He said he would sign an executive order to extend the 90-day limit for retirees to both work and receive their pensions, something former Gov. Gina Raimondo did last year in response to a shortage of substitute teachers. (His press secretary later Tuesday said the new executive order has not yet been filed.)
“Retired teachers, if you’re looking for a great opportunity to really make a difference — and I believe that coming out of the COVID and the impact that’s it had on many of us, we’re all looking for a way to make a difference in people’s lives — this is a way to do it right in the city of Providence,” McKee said.
Montañez says he hopes changes to the union contract could help in the future, since the district will be able to advertise positions to external candidates earlier in the year, at the same time that jobs are posted for internal candidates.
‘The pandemic has really taken a toll’
The struggle to fill certain school positions isn’t unique to Providence. A Target 12 survey of superintendents in late August found varied levels of staffing ahead of the new school year. Some districts reported being fully staffed up, while others said they were having trouble filling positions including middle school math teachers, special educators, ESL teachers, school nurses and bus drivers.
“We have a lot of openings, as do many districts,” said Cranston Superintendent Jeannine Nota-Masse. “It’s been hard to find employees in certain areas.”
North Providence Superintendent Joseph Goho said the district hired 21 new teachers over the summer, with five vacancies left to fill in late August.
“This summer has been very busy … because we’ve had an inordinate amount of openings to fill due to retirements and resignations,” Goho said. “I think the pandemic has really taken a toll on people, and as we’ve seen in many professions across the board, people are reassessing their lives and careers.”
Exeter-West Greenwich Superintendent James Erinakes noted that the district had to change some of its class offerings for elementary students because “we can not find art or music teachers.”
One sign that it’s getting harder to find teachers: more educators are seeking “emergency certifications,” a one-year teaching license that Rhode Island grants only when a district says it cannot find a highly qualified educator for a particular position.
The number of emergency certifications spiked this year, but had already been rising steadily even before the pandemic. A total of 481 teachers were issued emergency certifications from the R.I. Department of Education between Sept. 1, 2020, and Aug. 31, 2021, up from 382 the year before.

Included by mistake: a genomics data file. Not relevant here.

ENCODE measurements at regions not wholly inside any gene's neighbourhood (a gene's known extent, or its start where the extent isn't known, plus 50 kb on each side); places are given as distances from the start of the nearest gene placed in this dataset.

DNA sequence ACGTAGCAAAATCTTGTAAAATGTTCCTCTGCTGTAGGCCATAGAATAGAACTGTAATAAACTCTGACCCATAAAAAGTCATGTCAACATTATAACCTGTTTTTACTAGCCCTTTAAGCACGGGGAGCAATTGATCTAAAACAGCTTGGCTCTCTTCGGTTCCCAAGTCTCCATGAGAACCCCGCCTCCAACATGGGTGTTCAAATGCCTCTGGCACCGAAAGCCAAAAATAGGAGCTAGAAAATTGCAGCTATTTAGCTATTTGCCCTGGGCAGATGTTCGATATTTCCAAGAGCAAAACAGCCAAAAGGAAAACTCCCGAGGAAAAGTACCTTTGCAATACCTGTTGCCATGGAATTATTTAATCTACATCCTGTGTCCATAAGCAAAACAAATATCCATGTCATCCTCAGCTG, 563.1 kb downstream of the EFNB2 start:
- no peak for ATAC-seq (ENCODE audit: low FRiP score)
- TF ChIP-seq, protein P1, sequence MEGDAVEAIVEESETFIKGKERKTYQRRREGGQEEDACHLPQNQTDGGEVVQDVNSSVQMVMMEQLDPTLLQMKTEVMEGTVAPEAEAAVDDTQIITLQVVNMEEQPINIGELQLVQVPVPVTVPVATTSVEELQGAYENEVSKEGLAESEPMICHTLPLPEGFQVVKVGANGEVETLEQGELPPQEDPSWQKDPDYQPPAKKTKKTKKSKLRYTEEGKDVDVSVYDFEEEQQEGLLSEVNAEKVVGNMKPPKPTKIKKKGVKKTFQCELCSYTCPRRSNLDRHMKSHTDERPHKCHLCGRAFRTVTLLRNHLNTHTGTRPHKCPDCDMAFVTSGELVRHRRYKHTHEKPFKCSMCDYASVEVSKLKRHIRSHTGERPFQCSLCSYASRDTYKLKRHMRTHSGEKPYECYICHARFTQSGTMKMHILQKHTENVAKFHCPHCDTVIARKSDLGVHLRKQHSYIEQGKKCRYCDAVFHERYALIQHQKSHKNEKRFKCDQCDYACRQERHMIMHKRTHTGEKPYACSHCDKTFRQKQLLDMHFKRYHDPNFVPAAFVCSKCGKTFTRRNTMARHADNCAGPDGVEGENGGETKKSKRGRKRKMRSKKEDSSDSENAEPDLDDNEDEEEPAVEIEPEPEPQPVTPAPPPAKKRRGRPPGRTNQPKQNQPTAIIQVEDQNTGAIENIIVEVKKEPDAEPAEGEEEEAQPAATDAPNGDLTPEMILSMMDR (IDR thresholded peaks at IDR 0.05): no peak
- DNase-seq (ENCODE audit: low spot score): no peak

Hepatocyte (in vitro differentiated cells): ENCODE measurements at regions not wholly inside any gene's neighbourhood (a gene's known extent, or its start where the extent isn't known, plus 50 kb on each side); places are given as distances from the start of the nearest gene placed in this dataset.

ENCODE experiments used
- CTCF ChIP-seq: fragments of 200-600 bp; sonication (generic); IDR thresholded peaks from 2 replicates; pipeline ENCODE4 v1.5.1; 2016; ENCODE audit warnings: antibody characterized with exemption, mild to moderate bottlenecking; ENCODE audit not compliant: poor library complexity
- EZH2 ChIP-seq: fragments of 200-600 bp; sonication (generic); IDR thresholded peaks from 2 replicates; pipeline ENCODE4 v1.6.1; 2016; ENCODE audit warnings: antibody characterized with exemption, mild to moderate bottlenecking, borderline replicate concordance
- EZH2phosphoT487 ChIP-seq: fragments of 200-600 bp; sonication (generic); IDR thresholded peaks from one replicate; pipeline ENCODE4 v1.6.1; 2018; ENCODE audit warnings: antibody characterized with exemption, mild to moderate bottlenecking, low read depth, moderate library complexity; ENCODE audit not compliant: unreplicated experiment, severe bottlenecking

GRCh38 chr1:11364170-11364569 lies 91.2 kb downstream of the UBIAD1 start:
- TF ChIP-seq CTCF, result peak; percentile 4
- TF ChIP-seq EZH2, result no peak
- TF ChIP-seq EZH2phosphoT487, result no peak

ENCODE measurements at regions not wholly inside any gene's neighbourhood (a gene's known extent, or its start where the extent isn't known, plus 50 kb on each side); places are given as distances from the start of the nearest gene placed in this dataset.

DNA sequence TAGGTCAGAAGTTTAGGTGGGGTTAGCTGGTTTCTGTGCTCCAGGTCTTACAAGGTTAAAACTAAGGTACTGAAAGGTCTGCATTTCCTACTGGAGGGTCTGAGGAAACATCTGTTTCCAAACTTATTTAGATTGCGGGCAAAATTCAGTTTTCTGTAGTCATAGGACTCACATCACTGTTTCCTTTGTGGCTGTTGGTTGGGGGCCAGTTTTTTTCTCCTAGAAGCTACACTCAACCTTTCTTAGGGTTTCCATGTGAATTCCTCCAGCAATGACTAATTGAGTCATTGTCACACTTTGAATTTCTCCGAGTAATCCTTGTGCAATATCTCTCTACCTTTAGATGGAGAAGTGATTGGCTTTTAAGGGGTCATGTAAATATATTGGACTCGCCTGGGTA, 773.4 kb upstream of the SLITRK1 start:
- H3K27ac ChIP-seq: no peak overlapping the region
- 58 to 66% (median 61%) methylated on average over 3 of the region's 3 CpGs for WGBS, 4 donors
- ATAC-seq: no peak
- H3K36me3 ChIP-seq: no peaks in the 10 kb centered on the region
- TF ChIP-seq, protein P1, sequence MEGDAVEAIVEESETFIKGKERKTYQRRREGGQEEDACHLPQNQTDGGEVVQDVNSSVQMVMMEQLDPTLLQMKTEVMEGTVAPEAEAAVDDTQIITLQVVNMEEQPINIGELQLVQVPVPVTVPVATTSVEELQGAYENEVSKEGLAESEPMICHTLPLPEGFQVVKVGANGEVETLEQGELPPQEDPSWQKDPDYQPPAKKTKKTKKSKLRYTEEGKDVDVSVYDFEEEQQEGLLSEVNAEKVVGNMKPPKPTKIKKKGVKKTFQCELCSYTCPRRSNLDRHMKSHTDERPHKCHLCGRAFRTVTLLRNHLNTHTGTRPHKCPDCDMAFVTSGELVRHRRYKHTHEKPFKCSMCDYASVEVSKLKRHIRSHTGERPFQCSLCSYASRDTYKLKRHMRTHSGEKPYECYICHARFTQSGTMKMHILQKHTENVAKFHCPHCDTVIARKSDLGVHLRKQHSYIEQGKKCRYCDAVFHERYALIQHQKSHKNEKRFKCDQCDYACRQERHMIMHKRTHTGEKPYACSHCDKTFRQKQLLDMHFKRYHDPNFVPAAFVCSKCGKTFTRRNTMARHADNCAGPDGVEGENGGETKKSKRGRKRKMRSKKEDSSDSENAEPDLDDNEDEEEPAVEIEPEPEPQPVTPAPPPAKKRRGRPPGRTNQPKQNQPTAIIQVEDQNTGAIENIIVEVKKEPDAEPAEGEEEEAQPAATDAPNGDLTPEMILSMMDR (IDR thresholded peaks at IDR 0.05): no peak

Five years ago, 273 teachers were issued the emergency certificates.
School bus drivers are another type of school staff that has been hard to come by this year.
Jeremy Chiappetta, the superintendent of the Blackstone Valley Prep charter schools, says he had to move around the start and end times for the system’s six schools because of a shortage of bus drivers to complete the usual routes.
“Our transportation system was originally designed for 36 school buses, school runs,” Chiappetta said in an interview before the first day of school. “Our partner, Durham, said we think we can only do 28 buses. So we rewrote all of our plans on that, and then a couple weeks ago they said actually we can probably only do 21 buses.”
Blackstone Valley Prep serves students from Cumberland, Central Falls, Pawtucket and Lincoln.
Jackie Farrar, the safety training supervisor and longtime school bus driver for Durham School Services, says some drivers are still concerned about the coronavirus, even with a mask mandate in place.
“They’re afraid to get on the bus with the kids,” she said.
Other drivers simply got other jobs after being furloughed or laid off when kids were learning remotely and did not need transportation to schools. “We lost a lot of good drivers due to that,” Farrar said.
Durham is currently offering a starting wage of $19.50 per hour for the Cumberland location, Farrar said. She said interested applicants can go to nellc.com or call (401) 334-3745. Drivers will need to obtain a CDL license.
Chiappetta said while staffing has been an issue overall, the bus driver shortage is the most “severe” shortage for his schools. After school started, he said the 21 bus runs have clearly not been enough, with buses running 25-50 minutes late.
“If you want to make a difference for kids and get kids back to school and get schools open, one thing you can do is pick up the phone, get that CDL and come drive a school bus,” he said.